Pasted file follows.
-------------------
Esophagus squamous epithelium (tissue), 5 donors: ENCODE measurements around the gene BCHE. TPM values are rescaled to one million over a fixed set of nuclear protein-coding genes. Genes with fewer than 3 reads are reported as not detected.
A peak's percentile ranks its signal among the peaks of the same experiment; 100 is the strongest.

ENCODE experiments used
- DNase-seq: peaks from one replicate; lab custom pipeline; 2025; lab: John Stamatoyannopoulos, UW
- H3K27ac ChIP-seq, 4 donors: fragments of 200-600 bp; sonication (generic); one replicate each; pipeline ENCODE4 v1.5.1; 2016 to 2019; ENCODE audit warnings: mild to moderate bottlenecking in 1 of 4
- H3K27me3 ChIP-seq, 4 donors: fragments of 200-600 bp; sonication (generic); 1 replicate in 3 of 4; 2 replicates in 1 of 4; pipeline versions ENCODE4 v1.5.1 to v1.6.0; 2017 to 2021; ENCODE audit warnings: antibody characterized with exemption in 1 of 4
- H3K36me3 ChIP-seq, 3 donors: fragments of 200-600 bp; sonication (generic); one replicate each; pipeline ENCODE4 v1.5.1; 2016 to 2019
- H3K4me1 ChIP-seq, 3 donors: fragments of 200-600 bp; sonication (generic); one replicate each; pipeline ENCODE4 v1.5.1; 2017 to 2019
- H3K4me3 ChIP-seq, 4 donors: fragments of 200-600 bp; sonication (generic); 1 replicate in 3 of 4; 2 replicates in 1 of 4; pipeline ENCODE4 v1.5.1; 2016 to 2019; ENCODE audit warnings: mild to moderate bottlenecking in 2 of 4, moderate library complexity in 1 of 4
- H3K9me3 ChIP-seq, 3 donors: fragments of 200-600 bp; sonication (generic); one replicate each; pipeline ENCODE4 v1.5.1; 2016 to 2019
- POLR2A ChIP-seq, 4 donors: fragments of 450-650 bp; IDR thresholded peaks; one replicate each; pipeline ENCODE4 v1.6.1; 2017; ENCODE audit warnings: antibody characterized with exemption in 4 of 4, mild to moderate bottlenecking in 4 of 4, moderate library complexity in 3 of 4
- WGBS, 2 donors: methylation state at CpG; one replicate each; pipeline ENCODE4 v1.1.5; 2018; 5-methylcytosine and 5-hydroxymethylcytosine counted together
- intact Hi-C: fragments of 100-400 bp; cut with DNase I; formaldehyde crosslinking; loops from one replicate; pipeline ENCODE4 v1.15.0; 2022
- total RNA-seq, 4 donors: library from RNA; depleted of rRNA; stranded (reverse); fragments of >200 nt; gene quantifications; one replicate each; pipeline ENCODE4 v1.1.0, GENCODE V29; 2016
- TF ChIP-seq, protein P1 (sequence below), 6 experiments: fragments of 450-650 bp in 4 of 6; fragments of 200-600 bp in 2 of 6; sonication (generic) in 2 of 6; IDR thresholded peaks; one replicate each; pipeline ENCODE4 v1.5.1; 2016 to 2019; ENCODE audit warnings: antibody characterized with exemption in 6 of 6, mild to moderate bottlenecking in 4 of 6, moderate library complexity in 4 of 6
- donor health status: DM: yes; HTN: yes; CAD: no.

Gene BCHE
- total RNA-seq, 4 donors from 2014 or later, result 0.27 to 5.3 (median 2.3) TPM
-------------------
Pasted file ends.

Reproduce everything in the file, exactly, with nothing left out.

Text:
Esophagus squamous epithelium (tissue), 5 donors: ENCODE measurements around the gene BCHE. TPM values are rescaled to one million over a fixed set of nuclear protein-coding genes. Genes with fewer than 3 reads are reported as not detected.
A peak's percentile ranks its signal among the peaks of the same experiment; 100 is the strongest.

ENCODE experiments used
- DNase-seq: peaks from one replicate; lab custom pipeline; 2025; lab: John Stamatoyannopoulos, UW
- H3K27ac ChIP-seq, 4 donors: fragments of 200-600 bp; sonication (generic); one replicate each; pipeline ENCODE4 v1.5.1; 2016 to 2019; ENCODE audit warnings: mild to moderate bottlenecking in 1 of 4
- H3K27me3 ChIP-seq, 4 donors: fragments of 200-600 bp; sonication (generic); 1 replicate in 3 of 4; 2 replicates in 1 of 4; pipeline versions ENCODE4 v1.5.1 to v1.6.0; 2017 to 2021; ENCODE audit warnings: antibody characterized with exemption in 1 of 4
- H3K36me3 ChIP-seq, 3 donors: fragments of 200-600 bp; sonication (generic); one replicate each; pipeline ENCODE4 v1.5.1; 2016 to 2019
- H3K4me1 ChIP-seq, 3 donors: fragments of 200-600 bp; sonication (generic); one replicate each; pipeline ENCODE4 v1.5.1; 2017 to 2019
- H3K4me3 ChIP-seq, 4 donors: fragments of 200-600 bp; sonication (generic); 1 replicate in 3 of 4; 2 replicates in 1 of 4; pipeline ENCODE4 v1.5.1; 2016 to 2019; ENCODE audit warnings: mild to moderate bottlenecking in 2 of 4, moderate library complexity in 1 of 4
- H3K9me3 ChIP-seq, 3 donors: fragments of 200-600 bp; sonication (generic); one replicate each; pipeline ENCODE4 v1.5.1; 2016 to 2019
- POLR2A ChIP-seq, 4 donors: fragments of 450-650 bp; IDR thresholded peaks; one replicate each; pipeline ENCODE4 v1.6.1; 2017; ENCODE audit warnings: antibody characterized with exemption in 4 of 4, mild to moderate bottlenecking in 4 of 4, moderate library complexity in 3 of 4
- WGBS, 2 donors: methylation state at CpG; one replicate each; pipeline ENCODE4 v1.1.5; 2018; 5-methylcytosine and 5-hydroxymethylcytosine counted together
- intact Hi-C: fragments of 100-400 bp; cut with DNase I; formaldehyde crosslinking; loops from one replicate; pipeline ENCODE4 v1.15.0; 2022
- total RNA-seq, 4 donors: library from RNA; depleted of rRNA; stranded (reverse); fragments of >200 nt; gene quantifications; one replicate each; pipeline ENCODE4 v1.1.0, GENCODE V29; 2016
- TF ChIP-seq, protein P1 (sequence below), 6 experiments: fragments of 450-650 bp in 4 of 6; fragments of 200-600 bp in 2 of 6; sonication (generic) in 2 of 6; IDR thresholded peaks; one replicate each; pipeline ENCODE4 v1.5.1; 2016 to 2019; ENCODE audit warnings: antibody characterized with exemption in 6 of 6, mild to moderate bottlenecking in 4 of 6, moderate library complexity in 4 of 6
- donor health status: DM: yes; HTN: yes; CAD: no.

Gene BCHE
- total RNA-seq, 4 donors from 2014 or later, result 0.27 to 5.3 (median 2.3) TPM